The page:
10 Hidden Restaurant Saboteurs

You might not give these things a second thought, but they can take a toll on your health and contribute to your waistline


Do you know what you’re eating when you eat out? Probably not entirely. Chefs design dishes to have the maximum taste impact. They want you to leave saying that was the best meal you’ve ever had and then return soon. They're not so worried about your health or your waistline. How do they get their food to taste so good? Mainly, two things: fat and salt.

Chain restaurants are required to post calorie content. Some numbers are shocking and I’m not talking about the no-brainers that you expect to be high, but rather the entrées that seem a moderately good choice at first glance. Ruby Tuesday’s chicken and broccoli pasta is 1,564 calories, and has 3,187 mg of sodium (keep in mind that most adults should be shooting for 2,000 calories and 2,300 mg of sodium per day). Romano’s Macaroni Grill has a crusted sole at 1,120 calories and 870 mg of sodium. Chili’s "Quesadilla Explosion" salad has 1,400 calories and 2,320 mg of sodium. 

But all is not lost. Here's how to read between the lines to order lighter whether you're out at a chain or eating haute cuisine:

• Beware things noted as crispy, creamy, escalloped, in gravy, pan-fried, tempura, confit, or au gratin.

• Minimize high-fat meats: sausage, cured meats, pork, duck, and red meat.

• If ordering steak, T-bone and sirloin steaks are among the leanest cuts.

• Choose grilled, steamed, poached, or broiled.

• Fish and seafood are generally good choices. Even if there are extra calories in the preparation, at least fish comes with a serving of healthy omega-3 fats.

• Substitute veggies for French fries. Even finished with butter, vegetables are still way healthier.

• When you go for fast food or a big chain, most likely it’s for convenience, not a world-class meal. Make an effort to order lightly. The calorie counts will be posted and available online, so you really have no excuse.

• Get your meal to order: Ask for sauce and dressing on the side, no extra butter, etc.

• If you want to indulge a little, share something with the table.

• When out for a special occasion (if more than once a week you may want to redefine “special”), you don’t need to feel like a scene out of When Harry Met Sally. If you want to eat the meal as the chef intended, sauce right on top and lots of butter, then it’s all about portion size.

• Assume you are taking half of your meal home before it even arrives. When you see the plate, make a mental line down the middle and know that the rest of it is tomorrow's lunch.

• Try an appetizer and a side dish as your meal, like soup, shrimp cocktail, or mussels, and a side of vegetables.

Following are ten things to look out for when eating out that will sabotage your health, and efforts to keep you caloire intake low.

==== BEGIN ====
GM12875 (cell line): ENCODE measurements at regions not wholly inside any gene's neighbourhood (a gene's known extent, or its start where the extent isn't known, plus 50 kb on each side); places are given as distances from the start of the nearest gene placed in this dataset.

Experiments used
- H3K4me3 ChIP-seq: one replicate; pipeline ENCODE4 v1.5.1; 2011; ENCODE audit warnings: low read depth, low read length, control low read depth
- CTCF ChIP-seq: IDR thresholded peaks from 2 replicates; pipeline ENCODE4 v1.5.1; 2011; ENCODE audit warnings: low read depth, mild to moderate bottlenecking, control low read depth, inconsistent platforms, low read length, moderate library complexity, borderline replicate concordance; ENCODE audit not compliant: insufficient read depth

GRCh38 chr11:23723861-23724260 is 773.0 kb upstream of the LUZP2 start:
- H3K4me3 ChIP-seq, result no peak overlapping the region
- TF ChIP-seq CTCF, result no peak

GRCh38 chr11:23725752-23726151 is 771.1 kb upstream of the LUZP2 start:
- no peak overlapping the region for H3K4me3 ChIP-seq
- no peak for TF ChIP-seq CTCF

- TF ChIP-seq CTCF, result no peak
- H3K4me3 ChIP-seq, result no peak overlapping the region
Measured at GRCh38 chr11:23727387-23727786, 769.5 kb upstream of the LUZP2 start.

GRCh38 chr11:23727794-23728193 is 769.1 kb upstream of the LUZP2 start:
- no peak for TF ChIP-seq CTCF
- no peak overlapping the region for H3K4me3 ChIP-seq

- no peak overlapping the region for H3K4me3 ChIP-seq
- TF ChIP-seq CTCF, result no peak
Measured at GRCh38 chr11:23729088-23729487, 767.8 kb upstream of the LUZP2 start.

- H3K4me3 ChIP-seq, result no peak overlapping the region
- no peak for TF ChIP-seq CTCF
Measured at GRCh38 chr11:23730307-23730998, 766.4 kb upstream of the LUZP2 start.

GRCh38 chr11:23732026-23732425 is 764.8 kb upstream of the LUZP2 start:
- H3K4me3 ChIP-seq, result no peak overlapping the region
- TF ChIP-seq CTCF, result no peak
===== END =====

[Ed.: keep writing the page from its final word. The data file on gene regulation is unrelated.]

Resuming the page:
Click for 10 Hidden Restaurant Saboteurs Slideshow.


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12 Comments

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No way am I ordering 'veggie fries' instead of regular french fries.
And btw.......I don't need any 'excuse' for not counting calories--or for not ordering low-fat and 'healthy'--when I go out to eat somewhere!

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Nothing in excess.

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This list is ridiculous... Veggies "even finished in butter" are "way healthier" than french fries? You do realize that some vegetables are high in sugars and carbs and are just as bad as french fries, right? I like a natural french fry more than a side of sweet corn or buttered peas. If done crispy and in a high heat, there is very little oil retention.

T-bone is not a lean cut of beef, a filet is.

Also, pork loin and pork tenderloin are VERY lean cuts of meat. "pork" is no more fatty than "beef". The difference is in the cuts.

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Pork is no longer a high-fat meat, at least in this country.

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As the other posters said, rib eye is extremely fatty. There are however, many lean cuts of beef. Red meat is not the all evil either. This article sounds more like how to be a pain at a restaurant then how to eat well. Studies found that people use more salad dressing etc, if they have them on the side then if they are tossed in.

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Olive oil is VERY good for you! This article needs a quick edit.

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Most of the article sounds like good advice except for the ribeye being lean. I wish!!

tdm-35-icon.png

Nice. Ribeye = lean meat.

I'm gonna go ahead and ignore that and everything else in this piece. Mkay?

tdm-35-icon.png

ribeye is one of the fattiest cuts.....filet is the leanest...

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And olive Oil is good for you !!

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ribeye ? Ever been in a kitchen ???

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I believe you have a typo in your steak recommendation. Ribeye is one of the fattest steaks. I assume this should have been NY Strip or Filet.

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